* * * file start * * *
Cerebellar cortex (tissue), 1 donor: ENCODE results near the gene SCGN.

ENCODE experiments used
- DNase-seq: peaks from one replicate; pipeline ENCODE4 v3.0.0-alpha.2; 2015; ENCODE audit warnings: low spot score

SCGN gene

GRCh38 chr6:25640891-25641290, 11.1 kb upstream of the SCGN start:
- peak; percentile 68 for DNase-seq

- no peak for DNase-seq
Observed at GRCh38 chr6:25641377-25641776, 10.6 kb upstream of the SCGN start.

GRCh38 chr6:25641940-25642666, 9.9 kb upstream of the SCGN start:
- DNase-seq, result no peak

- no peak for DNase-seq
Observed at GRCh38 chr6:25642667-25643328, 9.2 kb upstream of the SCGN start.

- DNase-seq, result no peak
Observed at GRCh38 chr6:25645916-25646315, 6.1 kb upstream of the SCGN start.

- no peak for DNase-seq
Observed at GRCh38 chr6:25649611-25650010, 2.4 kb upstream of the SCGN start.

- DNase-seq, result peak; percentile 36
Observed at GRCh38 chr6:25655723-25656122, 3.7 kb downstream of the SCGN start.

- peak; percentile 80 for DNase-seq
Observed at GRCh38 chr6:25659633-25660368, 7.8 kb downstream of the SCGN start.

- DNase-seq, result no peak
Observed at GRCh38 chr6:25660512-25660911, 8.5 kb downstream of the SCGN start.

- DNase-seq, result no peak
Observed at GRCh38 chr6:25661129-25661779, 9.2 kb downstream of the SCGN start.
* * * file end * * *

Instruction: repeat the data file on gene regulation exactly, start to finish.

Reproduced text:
Cerebellar cortex (tissue), 1 donor: ENCODE results near the gene SCGN.

ENCODE experiments used
- DNase-seq: peaks from one replicate; pipeline ENCODE4 v3.0.0-alpha.2; 2015; ENCODE audit warnings: low spot score

SCGN gene

GRCh38 chr6:25640891-25641290, 11.1 kb upstream of the SCGN start:
- peak; percentile 68 for DNase-seq

- no peak for DNase-seq
Observed at GRCh38 chr6:25641377-25641776, 10.6 kb upstream of the SCGN start.

GRCh38 chr6:25641940-25642666, 9.9 kb upstream of the SCGN start:
- DNase-seq, result no peak

- no peak for DNase-seq
Observed at GRCh38 chr6:25642667-25643328, 9.2 kb upstream of the SCGN start.

- DNase-seq, result no peak
Observed at GRCh38 chr6:25645916-25646315, 6.1 kb upstream of the SCGN start.

- no peak for DNase-seq
Observed at GRCh38 chr6:25649611-25650010, 2.4 kb upstream of the SCGN start.

- DNase-seq, result peak; percentile 36
Observed at GRCh38 chr6:25655723-25656122, 3.7 kb downstream of the SCGN start.

- peak; percentile 80 for DNase-seq
Observed at GRCh38 chr6:25659633-25660368, 7.8 kb downstream of the SCGN start.

- DNase-seq, result no peak
Observed at GRCh38 chr6:25660512-25660911, 8.5 kb downstream of the SCGN start.

- DNase-seq, result no peak
Observed at GRCh38 chr6:25661129-25661779, 9.2 kb downstream of the SCGN start.